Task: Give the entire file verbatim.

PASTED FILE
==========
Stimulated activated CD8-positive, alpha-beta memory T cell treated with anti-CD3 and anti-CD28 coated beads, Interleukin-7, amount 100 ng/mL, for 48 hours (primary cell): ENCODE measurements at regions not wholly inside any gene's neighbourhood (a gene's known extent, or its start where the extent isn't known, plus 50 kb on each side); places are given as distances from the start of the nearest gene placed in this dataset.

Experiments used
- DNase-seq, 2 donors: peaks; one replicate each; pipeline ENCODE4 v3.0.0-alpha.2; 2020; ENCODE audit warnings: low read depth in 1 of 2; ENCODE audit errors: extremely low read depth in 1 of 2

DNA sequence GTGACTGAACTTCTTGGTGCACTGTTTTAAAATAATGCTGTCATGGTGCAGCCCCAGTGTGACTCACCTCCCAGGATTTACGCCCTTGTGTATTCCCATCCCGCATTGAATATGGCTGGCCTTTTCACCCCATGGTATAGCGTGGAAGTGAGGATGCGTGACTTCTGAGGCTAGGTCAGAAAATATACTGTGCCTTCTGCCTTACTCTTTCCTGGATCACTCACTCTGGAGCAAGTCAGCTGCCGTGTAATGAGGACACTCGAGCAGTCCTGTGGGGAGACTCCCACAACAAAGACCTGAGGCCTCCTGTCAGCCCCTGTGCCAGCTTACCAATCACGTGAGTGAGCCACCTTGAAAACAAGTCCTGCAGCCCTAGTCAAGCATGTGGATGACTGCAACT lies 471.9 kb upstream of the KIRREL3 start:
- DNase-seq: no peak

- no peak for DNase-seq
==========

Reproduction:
Stimulated activated CD8-positive, alpha-beta memory T cell treated with anti-CD3 and anti-CD28 coated beads, Interleukin-7, amount 100 ng/mL, for 48 hours (primary cell): ENCODE measurements at regions not wholly inside any gene's neighbourhood (a gene's known extent, or its start where the extent isn't known, plus 50 kb on each side); places are given as distances from the start of the nearest gene placed in this dataset.

Experiments used
- DNase-seq, 2 donors: peaks; one replicate each; pipeline ENCODE4 v3.0.0-alpha.2; 2020; ENCODE audit warnings: low read depth in 1 of 2; ENCODE audit errors: extremely low read depth in 1 of 2

DNA sequence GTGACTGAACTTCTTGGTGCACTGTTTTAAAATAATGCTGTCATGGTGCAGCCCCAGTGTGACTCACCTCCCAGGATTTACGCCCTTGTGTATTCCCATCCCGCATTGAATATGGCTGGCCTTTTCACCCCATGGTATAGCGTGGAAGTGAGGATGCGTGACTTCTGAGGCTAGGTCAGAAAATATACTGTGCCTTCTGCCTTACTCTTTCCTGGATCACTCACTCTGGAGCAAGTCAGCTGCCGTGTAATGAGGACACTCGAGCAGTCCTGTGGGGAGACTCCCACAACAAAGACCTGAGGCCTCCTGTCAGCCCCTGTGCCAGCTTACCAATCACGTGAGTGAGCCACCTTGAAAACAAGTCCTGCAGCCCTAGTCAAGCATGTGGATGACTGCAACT lies 471.9 kb upstream of the KIRREL3 start:
- DNase-seq: no peak

- no peak for DNase-seq